SARSAPARILLA

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We all love root beer ! This favorite candy from long ago are still just as good. This site was created to help you find all things root beer and sarsaparilla. The difference is explained.
This page is help with the difference of root beer and Sarsaparilla


Root beer vs Sarsaparilla

Sarsaparilla is derived from the root of the Sassafras tree.It is a first cousin to root beer. I many ways it was the original 'root beer'. Sarsaparilla is based on just one root, it is not a beer of roots. Root beers are a mixture of many different types of roots, they are a beer of roots. The type, quantity and blend used is quite often a very strongly guarded proprietary secret. Sarsaparilla will have a stronger root beer taste or aftertaste. Root beer may be blended to the public taste and acceptance. Sarsaparilla was at one time brewed from the bark of the Sassafras tree. This was declared a carcinogen, so now the bark of the root is used.

Root beer can be derived from any number of roots. Numerous combinations of roots and ingredients, such as: Dandelion, Sassafras, Anise, Birch, Cinnamon, Clove, Licorice, Vanilla, Wintergreen, and many other barks and herbs may be blended in different quantities to give root beers their different tastes.

more Sarsaparilla on the Sassafras page


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sarsaparilla (sas-pa-'rill-a)

common name for various plants belonging to two different classes and also for an extract from their roots, formerly much used in medicine and in beverages. True sarsaparilla is obtained from various tropical American species of the genus Smilax (which also includes the greenbrier) of the family Simulacra, sometimes joined in the Liliaceous (lily, common name for the Liliaceous, a plant family numbering several thousand species of as many as 300 genera, widely distributed over the earth and particularly abundant in warm temperate and tropical regions. Most species are perennial herbs characterized by bulbs (or other forms of enlarged underground stem) from which grow erect clusters of narrow, grasslike leaves or leafy stems. A few are woody and some are small trees.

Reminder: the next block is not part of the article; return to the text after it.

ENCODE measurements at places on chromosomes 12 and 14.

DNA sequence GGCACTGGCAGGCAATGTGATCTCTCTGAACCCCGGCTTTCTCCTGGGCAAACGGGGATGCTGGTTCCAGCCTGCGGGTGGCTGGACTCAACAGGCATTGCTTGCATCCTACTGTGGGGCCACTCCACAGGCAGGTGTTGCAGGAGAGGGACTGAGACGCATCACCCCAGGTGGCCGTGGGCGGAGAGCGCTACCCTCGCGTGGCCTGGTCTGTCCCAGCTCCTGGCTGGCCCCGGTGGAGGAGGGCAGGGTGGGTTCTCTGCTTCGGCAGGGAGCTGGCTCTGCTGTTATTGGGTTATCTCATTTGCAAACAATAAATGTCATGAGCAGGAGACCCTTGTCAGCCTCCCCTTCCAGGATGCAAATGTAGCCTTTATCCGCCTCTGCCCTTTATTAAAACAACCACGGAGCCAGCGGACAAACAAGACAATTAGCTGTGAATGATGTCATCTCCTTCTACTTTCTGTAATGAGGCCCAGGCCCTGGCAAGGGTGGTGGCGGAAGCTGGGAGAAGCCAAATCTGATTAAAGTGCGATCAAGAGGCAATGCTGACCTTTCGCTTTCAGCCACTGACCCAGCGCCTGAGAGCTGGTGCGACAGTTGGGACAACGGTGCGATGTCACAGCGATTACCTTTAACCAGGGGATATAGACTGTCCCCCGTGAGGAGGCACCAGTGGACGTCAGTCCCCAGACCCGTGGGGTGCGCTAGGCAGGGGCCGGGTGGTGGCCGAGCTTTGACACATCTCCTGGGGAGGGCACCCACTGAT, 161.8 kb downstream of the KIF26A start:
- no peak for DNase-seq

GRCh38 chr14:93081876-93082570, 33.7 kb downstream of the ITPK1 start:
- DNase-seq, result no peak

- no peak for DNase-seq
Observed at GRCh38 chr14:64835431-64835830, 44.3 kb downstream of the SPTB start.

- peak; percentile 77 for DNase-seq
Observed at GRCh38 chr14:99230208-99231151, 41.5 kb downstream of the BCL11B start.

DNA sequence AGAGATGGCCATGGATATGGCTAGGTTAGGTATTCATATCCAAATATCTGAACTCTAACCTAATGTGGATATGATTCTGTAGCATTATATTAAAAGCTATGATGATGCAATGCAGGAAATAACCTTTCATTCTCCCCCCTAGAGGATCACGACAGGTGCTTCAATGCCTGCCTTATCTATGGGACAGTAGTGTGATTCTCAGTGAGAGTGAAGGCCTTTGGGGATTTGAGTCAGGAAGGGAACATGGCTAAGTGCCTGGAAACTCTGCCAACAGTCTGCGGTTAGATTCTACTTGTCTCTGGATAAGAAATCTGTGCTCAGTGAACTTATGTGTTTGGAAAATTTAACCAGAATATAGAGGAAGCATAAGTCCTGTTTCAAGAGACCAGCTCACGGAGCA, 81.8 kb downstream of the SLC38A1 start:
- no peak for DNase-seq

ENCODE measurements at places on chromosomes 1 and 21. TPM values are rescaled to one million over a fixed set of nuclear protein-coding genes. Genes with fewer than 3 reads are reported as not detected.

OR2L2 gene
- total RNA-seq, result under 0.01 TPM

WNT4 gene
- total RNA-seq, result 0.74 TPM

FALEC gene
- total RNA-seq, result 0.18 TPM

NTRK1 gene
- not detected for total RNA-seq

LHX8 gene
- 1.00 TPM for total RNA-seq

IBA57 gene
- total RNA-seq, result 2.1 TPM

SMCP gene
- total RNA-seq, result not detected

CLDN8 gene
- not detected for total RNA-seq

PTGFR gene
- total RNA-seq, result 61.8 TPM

Other plants used as substitutes for sarsaparilla include the wild sarsaparilla (Aralia nudicaulis, although S. glauca also bears that name) and the American spikenard (A. racemosa), both North American plants of the family Araliaceae (ginseng (jĭn`sĕng), common name for the Araliaceae, a family of tropical herbs, shrubs, and trees that are often prickly and sometimes grow as climbing forms.

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